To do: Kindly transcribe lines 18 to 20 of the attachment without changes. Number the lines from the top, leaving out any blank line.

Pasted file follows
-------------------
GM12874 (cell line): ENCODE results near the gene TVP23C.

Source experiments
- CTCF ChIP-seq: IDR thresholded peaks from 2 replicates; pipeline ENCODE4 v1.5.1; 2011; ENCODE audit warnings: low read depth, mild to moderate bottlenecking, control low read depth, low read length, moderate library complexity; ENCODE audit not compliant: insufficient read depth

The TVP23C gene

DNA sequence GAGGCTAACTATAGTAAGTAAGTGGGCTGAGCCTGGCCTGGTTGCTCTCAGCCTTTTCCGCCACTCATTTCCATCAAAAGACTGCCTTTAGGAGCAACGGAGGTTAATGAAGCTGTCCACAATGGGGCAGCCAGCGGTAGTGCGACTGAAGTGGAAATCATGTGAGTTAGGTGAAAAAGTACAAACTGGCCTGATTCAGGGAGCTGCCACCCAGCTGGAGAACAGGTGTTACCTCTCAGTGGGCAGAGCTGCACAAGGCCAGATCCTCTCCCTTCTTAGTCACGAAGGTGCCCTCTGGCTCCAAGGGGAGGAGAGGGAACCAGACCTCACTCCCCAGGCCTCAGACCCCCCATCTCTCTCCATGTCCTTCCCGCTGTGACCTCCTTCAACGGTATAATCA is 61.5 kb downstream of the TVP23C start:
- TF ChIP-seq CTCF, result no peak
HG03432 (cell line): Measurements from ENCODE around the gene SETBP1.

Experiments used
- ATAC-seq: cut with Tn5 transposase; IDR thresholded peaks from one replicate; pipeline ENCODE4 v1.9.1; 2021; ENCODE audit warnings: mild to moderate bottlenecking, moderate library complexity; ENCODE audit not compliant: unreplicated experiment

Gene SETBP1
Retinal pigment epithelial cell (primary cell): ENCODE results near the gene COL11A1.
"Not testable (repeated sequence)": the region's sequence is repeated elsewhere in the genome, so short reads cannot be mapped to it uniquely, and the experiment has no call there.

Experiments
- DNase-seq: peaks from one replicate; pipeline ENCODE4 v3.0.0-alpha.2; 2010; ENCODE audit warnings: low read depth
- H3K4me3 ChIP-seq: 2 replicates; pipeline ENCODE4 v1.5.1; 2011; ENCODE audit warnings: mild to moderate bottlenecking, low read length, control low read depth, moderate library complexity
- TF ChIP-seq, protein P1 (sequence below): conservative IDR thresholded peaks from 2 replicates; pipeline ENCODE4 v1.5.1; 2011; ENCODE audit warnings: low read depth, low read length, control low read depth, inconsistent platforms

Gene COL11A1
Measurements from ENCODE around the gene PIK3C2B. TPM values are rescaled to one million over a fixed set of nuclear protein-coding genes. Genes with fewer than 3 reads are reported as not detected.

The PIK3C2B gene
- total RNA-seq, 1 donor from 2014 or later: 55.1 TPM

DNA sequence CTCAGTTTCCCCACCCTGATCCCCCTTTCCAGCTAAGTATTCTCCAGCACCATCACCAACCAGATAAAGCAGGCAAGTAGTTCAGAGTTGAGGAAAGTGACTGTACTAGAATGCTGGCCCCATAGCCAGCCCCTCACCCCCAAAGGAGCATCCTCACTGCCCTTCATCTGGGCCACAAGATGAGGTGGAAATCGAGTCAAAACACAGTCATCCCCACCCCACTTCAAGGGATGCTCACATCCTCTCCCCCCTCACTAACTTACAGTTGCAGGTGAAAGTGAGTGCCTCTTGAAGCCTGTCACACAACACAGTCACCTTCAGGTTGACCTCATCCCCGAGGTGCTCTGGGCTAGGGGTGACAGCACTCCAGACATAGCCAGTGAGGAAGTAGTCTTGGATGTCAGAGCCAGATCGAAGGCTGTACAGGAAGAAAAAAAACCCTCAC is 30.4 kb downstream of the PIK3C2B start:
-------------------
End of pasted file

Measurements from ENCODE around the gene PIK3C2B. TPM values are rescaled to one million over a fixed set of nuclear protein-coding genes. Genes with fewer than 3 reads are reported as not detected.

The PIK3C2B gene
- total RNA-seq, 1 donor from 2014 or later: 55.1 TPM